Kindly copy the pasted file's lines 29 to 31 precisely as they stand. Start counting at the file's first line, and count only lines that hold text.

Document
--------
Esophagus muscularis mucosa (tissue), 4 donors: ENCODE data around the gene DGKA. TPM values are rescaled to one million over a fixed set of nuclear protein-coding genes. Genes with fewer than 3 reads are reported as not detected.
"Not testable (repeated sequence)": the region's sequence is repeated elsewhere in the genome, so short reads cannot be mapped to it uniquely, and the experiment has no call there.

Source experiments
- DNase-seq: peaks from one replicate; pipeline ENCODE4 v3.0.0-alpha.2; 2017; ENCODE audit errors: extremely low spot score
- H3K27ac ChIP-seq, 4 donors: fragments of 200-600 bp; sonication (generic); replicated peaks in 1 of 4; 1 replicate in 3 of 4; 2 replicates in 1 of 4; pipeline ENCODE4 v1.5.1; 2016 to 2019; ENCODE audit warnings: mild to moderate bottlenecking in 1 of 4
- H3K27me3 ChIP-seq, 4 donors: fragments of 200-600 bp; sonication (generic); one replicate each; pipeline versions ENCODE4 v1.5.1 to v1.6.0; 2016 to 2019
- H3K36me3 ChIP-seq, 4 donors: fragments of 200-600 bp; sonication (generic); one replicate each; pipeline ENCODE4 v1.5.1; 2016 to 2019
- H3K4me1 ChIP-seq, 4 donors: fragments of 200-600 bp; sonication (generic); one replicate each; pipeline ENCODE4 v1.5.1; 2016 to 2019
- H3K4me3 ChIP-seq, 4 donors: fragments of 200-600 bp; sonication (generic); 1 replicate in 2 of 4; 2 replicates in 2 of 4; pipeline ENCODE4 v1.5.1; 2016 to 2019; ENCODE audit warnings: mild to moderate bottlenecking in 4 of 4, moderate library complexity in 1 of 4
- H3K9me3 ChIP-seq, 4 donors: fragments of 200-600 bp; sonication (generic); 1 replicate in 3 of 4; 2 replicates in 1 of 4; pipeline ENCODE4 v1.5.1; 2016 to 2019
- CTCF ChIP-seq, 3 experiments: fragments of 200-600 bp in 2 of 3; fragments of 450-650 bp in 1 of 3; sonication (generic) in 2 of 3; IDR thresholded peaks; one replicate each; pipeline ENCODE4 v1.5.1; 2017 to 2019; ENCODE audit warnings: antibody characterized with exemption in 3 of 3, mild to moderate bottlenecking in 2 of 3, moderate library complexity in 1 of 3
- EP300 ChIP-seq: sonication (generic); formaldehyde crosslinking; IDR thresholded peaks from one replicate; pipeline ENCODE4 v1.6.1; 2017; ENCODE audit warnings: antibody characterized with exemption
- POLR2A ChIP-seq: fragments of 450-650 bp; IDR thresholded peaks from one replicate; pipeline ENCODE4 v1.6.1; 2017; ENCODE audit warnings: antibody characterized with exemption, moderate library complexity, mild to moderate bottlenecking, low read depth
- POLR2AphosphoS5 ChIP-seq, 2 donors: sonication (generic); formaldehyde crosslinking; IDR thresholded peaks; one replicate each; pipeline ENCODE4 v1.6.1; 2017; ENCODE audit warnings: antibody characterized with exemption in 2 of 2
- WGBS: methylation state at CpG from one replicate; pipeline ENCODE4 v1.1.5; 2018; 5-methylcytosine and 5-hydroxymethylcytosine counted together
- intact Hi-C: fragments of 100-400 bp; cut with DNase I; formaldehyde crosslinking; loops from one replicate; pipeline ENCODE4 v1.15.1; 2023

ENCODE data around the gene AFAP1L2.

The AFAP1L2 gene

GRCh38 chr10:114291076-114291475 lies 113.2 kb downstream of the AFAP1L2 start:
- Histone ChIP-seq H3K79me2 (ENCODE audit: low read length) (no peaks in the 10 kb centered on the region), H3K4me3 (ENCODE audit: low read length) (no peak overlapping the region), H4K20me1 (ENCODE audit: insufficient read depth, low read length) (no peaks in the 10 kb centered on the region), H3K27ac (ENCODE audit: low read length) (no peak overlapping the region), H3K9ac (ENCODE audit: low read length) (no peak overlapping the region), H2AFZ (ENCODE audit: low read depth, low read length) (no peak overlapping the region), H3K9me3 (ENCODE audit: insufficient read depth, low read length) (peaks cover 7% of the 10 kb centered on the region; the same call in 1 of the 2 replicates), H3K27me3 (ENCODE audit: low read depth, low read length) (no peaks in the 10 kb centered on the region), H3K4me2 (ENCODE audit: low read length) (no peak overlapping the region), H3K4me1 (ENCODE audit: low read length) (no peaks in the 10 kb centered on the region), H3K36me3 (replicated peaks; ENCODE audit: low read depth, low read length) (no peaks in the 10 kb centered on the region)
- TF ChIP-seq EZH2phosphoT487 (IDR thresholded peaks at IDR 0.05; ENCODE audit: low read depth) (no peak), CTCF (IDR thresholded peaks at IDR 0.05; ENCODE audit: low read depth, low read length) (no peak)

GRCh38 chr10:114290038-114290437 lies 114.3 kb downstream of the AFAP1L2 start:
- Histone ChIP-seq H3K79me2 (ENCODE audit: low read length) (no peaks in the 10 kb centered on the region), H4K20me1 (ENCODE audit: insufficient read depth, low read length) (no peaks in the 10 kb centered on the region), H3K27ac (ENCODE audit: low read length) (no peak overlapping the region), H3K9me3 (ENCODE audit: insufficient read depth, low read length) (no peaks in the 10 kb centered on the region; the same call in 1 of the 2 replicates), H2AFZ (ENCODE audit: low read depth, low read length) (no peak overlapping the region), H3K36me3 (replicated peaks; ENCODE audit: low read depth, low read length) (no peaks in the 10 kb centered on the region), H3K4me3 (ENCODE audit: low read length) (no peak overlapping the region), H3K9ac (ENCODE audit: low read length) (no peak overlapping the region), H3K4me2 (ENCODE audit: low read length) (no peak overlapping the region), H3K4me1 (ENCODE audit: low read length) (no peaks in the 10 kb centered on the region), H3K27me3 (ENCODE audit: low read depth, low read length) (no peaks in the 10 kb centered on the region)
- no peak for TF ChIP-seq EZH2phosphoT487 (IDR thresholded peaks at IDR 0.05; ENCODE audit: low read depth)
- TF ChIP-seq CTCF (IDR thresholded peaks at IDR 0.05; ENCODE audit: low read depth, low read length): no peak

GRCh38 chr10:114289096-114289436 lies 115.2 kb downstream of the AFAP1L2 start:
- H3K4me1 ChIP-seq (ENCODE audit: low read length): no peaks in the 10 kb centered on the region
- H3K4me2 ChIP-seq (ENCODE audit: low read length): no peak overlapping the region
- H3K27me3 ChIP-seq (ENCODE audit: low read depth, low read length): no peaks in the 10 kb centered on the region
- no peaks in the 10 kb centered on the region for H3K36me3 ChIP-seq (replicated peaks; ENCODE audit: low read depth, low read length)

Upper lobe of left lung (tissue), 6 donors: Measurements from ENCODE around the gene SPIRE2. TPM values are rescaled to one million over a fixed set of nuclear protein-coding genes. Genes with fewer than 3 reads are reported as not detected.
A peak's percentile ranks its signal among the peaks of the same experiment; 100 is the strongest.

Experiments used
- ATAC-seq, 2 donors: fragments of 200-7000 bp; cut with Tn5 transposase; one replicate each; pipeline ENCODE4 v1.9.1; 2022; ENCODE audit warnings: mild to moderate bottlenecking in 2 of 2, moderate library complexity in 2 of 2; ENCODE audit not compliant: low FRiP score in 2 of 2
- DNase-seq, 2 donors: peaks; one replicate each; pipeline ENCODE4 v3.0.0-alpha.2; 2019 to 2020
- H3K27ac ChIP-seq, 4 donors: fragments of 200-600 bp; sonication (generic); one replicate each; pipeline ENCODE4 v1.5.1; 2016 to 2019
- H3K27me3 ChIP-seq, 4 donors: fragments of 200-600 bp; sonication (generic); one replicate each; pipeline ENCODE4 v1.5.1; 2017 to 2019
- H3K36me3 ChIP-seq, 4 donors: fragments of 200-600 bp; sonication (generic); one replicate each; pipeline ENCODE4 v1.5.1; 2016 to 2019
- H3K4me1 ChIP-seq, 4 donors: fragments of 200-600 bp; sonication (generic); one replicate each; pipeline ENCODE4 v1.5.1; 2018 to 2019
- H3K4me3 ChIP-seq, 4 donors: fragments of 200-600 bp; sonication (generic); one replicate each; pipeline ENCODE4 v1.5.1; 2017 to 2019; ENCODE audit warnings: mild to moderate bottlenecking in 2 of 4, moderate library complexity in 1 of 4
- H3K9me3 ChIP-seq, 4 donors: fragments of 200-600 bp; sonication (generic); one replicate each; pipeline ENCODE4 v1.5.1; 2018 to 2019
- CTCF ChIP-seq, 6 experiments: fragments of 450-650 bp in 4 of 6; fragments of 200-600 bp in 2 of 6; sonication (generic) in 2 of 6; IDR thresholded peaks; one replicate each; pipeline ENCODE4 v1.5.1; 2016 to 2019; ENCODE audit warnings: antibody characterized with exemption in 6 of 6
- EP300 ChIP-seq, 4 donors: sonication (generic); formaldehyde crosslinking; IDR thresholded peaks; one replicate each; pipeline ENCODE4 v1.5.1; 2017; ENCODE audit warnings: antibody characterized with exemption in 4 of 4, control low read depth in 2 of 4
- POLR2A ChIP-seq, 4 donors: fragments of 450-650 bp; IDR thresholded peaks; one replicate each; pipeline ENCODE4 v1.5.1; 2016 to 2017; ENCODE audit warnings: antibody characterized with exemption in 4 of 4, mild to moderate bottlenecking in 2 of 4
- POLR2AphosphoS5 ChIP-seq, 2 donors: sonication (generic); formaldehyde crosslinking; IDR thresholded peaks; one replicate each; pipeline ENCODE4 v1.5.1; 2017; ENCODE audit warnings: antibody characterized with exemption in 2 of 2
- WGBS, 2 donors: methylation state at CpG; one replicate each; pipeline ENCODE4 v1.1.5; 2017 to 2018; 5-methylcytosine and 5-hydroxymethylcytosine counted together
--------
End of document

- H3K27me3 ChIP-seq (ENCODE audit: low read depth, low read length): no peaks in the 10 kb centered on the region
- no peaks in the 10 kb centered on the region for H3K36me3 ChIP-seq (replicated peaks; ENCODE audit: low read depth, low read length)

Upper lobe of left lung (tissue), 6 donors: Measurements from ENCODE around the gene SPIRE2. TPM values are rescaled to one million over a fixed set of nuclear protein-coding genes. Genes with fewer than 3 reads are reported as not detected.